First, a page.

Considering that a lot of my time plan was dedicated to painting, a process I tend to be quite slow at, the end of my time plan was not followed closely at all. However, the first 5 or 6 weeks were kept to relatively closely in terms of the research I had to do, keeping up to date with my blog and deciding what to do as a final piece. When I finally knew what I wanted to produce for the final show I had about 5 weeks remaining of the project, a similar time to what I gave myself to paint. Therefore, although my time planned changed dramatically after deciding to draw rather than paint, my time keeping and planning couldn’t have ben better. I finished my work with around 10 days to spare, allowing for me to bring everything together nicely and coherently.

The research that I carried out allowed for me to explore the work of other artists who have worked in a similar way to me on this project. I found ‘Vitamin D’ thoroughly useful as part of the research process and discovered artists whose practice mimicked mine. I did also research separately from just drawing and looked at collaborative artists such as Alys as well as video documentaries about hoarders – a concept I explored briefly during the collaboration process. Although I had no intention of copying the work of other practitioners my final piece has ended up similar to some of them. It is the meaning behind mine and their’s that is different. Through my research I was able to establish what I wanted my work to look like – an obstacle that I thought I would have great difficulty with – and this is due to me being able to see the work of others working in a similar style.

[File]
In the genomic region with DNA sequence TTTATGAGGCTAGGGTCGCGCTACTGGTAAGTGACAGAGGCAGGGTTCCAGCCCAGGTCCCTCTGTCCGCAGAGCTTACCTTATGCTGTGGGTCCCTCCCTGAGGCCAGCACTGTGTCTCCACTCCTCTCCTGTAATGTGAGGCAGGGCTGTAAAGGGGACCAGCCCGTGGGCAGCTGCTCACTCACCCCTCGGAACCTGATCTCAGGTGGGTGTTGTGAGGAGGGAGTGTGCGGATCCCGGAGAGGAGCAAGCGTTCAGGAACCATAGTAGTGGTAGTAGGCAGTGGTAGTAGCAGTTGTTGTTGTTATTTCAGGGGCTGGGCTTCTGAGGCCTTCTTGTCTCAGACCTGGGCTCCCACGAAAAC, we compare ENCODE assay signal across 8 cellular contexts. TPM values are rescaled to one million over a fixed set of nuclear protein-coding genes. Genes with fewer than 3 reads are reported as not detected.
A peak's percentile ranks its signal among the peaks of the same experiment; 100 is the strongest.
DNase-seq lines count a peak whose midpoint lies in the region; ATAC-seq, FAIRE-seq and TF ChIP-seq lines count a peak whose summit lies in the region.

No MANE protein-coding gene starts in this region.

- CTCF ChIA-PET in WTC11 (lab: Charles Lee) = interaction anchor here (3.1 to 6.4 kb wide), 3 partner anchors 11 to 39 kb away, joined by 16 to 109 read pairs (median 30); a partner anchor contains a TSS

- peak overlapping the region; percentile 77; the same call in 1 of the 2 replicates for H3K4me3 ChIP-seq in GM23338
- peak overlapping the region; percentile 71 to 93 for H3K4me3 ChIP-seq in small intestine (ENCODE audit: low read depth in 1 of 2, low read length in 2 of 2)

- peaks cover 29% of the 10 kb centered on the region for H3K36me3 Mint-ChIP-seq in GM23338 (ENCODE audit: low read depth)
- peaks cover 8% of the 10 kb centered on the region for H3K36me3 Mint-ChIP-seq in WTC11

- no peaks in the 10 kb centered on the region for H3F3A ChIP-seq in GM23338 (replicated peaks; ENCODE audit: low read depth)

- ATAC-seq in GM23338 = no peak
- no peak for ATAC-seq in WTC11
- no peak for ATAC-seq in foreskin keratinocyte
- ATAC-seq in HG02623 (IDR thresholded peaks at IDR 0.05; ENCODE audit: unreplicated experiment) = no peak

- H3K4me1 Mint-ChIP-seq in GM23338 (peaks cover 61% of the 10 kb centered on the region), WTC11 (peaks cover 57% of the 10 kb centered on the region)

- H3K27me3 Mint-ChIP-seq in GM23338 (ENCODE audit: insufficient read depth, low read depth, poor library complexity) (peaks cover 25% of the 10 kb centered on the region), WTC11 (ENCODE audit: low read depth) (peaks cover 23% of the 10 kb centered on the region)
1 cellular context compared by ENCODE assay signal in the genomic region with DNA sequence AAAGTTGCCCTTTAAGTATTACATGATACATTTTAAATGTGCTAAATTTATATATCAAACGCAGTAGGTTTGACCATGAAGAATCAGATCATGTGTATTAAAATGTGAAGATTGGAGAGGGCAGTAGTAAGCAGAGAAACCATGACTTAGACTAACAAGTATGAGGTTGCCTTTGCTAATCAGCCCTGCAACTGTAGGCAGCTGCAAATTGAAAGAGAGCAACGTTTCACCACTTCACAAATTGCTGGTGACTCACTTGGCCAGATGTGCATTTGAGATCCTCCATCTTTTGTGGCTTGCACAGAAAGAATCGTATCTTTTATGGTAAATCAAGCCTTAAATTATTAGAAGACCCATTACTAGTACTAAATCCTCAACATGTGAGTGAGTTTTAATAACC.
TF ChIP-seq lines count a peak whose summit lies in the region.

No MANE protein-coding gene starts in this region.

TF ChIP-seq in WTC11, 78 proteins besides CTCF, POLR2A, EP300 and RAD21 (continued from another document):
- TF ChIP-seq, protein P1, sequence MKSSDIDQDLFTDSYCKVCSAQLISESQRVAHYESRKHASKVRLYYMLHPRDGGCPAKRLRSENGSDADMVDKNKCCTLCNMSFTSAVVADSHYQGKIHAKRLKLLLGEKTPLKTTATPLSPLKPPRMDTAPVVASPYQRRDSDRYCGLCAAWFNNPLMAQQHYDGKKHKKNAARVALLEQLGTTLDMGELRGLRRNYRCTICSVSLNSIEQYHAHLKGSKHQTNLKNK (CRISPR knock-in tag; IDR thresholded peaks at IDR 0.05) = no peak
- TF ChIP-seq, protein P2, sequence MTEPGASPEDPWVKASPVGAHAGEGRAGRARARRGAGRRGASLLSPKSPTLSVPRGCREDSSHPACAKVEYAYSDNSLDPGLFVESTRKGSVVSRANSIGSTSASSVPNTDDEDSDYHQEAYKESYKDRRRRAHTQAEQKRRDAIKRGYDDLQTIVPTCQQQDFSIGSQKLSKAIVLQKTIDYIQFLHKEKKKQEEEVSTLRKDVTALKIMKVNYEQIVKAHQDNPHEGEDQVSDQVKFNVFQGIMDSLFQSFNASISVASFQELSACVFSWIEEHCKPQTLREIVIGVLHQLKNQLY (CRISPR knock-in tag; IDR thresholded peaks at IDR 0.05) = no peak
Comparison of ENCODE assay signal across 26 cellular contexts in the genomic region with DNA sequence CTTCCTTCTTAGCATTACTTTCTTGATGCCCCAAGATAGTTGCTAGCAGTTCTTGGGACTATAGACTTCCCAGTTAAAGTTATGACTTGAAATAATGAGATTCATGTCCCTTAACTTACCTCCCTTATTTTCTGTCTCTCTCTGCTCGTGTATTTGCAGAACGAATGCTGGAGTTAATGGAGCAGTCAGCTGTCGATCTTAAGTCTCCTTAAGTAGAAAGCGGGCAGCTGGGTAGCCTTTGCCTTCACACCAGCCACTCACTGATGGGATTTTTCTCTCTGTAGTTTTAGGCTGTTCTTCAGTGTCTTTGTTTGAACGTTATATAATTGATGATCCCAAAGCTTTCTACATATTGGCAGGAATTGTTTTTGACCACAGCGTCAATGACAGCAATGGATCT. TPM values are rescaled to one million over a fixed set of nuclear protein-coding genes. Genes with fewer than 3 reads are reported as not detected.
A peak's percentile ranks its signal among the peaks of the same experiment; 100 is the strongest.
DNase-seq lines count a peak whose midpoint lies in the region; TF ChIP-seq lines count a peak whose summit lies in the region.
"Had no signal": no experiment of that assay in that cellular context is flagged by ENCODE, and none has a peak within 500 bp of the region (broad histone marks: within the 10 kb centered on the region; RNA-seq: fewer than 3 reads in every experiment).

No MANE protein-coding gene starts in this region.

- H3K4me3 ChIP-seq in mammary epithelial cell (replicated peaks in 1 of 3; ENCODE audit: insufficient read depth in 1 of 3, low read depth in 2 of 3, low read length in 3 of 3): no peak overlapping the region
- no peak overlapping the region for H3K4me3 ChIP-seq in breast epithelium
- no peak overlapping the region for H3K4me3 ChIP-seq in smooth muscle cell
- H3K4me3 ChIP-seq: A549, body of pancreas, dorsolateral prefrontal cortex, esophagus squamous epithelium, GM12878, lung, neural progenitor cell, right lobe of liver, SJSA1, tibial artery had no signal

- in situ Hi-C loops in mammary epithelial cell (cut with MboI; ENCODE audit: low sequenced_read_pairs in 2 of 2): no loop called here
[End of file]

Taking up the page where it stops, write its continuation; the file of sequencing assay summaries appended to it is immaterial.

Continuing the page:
I have always worked in a fairly detailed way but never on the same scale as my final work. Originally, I wanted to produce paintings on an A3 scale but moved away from this idea towards an A6 scale. Working with pencil rather than paint was something I had not done previously and I thoroughly enjoyed this process. Using such great detail was immensely satisfying for me, as I had only ever utilised paint for this process. The pencil created a completely different effect, which I simply did not expect when I first engaged in the drawing process of the project. My presentation was also very unfamiliar to me until the final project, as I had always just mounted my work on the wall for all to see. I decided to completely change the dynamic of how the audience is to view my work. By using mirrors and reflections as the key aspect of my work, the viewer is able to interact with the piece rather than just gaze. During the experimental process of my development I was even captivated by some of the ways in which my work reacted to being reflected and copied in mirrors.